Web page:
Israeli novelist Shani Boianjiu was promoting the paperback release of her acclaimed The People of Forever Are Not Afraid with a reading in Greenpoint. The novel follows the lives of teenage soldiers serving the Israel Defense Forces, a story inspired by her own compulsory time served. She wrote the novel when she was just twenty-three, based on several stories she wrote in class while attending Harvard University.
She begins by admitting that this evening is her first “real” reading in the United States, aside an informal event held in a senior citizen center. Before she has a moment to reconsider, begins reading the narrative with a steady voice.
She reads a passage following two young soldiers on patrol and eating cheeseburgers. If these events seem mundane and ordinary, that is partly the point: teenagers in perpetual war. The voice is light and humorous, even when the female character jokes about her pregnancy.
The banter between these characters and the playfulness of the narrative voice carries the narrative through the more threatening situations, like the character illegally crossing a border. That is the magic of this text — tricking the reader into consuming some more serious subject matter with a jocular narrator.
Boianjiu finishes reading to with applause, the characters left in precarious situations, ordinary if they were not on the front lines.
Released last year, Boianjiu’s novel has achieved rapid success. She is currently working on a Hebrew translation. She explains when she wrote the novel, she wanted to write English almost as if it were Hebrew, in the same kind of way. She wanted these characters to sound like eighteen year olds. Later, elaborates on the complexities of Hebrew literature: the language evolves far more quickly than English. Hebrew texts quickly sound dated and silly to contemporary readers because of the pace of change, unlike English. For her, this is the most difficult part of the translation.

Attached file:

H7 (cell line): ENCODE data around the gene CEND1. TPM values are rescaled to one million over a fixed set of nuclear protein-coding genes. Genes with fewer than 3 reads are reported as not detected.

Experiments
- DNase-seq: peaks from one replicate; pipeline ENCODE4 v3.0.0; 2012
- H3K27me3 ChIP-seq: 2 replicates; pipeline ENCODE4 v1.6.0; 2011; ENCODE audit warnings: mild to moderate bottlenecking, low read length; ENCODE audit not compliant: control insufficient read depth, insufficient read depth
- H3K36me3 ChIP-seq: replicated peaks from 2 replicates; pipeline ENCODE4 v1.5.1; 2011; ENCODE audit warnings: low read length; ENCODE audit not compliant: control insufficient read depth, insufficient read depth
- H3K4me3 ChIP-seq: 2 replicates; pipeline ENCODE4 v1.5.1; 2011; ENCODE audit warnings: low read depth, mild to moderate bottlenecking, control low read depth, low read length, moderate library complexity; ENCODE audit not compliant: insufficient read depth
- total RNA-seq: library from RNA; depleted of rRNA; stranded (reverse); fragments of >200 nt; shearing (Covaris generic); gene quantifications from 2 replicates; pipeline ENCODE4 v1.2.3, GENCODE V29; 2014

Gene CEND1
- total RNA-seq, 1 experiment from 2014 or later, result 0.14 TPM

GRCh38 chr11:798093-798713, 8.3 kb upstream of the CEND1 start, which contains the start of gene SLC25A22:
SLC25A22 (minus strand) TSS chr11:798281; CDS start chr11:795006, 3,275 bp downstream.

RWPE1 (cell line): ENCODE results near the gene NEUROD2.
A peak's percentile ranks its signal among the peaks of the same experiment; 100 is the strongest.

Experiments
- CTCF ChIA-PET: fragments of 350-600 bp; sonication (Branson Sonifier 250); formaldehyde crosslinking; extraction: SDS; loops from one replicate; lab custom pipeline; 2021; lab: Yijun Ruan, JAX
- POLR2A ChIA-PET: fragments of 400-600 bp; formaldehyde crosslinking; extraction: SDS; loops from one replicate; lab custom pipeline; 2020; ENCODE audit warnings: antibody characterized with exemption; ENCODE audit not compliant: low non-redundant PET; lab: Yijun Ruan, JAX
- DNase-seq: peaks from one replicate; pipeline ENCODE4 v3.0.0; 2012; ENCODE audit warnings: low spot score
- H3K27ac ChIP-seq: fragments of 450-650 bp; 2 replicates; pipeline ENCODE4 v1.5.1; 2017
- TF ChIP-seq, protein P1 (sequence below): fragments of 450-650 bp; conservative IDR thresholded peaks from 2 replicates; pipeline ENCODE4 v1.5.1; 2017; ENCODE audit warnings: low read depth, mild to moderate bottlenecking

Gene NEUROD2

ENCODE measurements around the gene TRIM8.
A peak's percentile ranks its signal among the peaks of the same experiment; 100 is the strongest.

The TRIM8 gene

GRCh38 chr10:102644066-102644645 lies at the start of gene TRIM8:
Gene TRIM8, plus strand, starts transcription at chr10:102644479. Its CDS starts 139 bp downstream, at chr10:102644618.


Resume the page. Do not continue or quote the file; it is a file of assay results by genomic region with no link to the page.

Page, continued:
The People of Forever Are Not Afraid is in essence a war story, the youthful characters locked in a conflict. The trepidation felt by these characters is not intrinsic to the plot. Americans can relate because war stories are about violence — and any American can understand violence in a personal way. The IDF is an “army of children,” and that was the experience she wanted to capture.
When asked whether she is concerned about controversy surrounding the book once its translated, Boianjiu responds: “There are no controversial books in Israel.” She clarifies by saying that there are many outlandish and outrageous books published in Israel all the time, and while people critique them, books do not generate the kind of contention as happens in the United States.
Of course, she adds, “I’m sure a lot of people will hate it.”
The conversation turns towards the issue of women and writing. An essay published in The Atlantic last month claimed women wanting to be writers should limit themselves to just one child. Boianjiu added her voice to the many others criticizing the essay: she described the article as “gossipy,” pointing out that it was more with who the women slept with rather than any of their literary accomplishments. In short, she disagreed. Boianjiu, who just turned twenty-six, saw the article as bad advice for young women.
Other authors her age might find pressure in garnering success at such a young age, but she sees it as a strength. She explains, “as a young woman, you are always the least important person in a conversation or in the room” and in that she finds power. She relies on this invisibility. It allows her the power of observation, undetected. “To be well read and well educated, and to own the body of a young female person is the most powerful tool as a writer.”
She always knew she would write. She expected to publish books in some capacity, but never really expected it all to happen this way, with this kind of success so early. “I thought I was going to be a banker,” she says. “They make a lot of money.”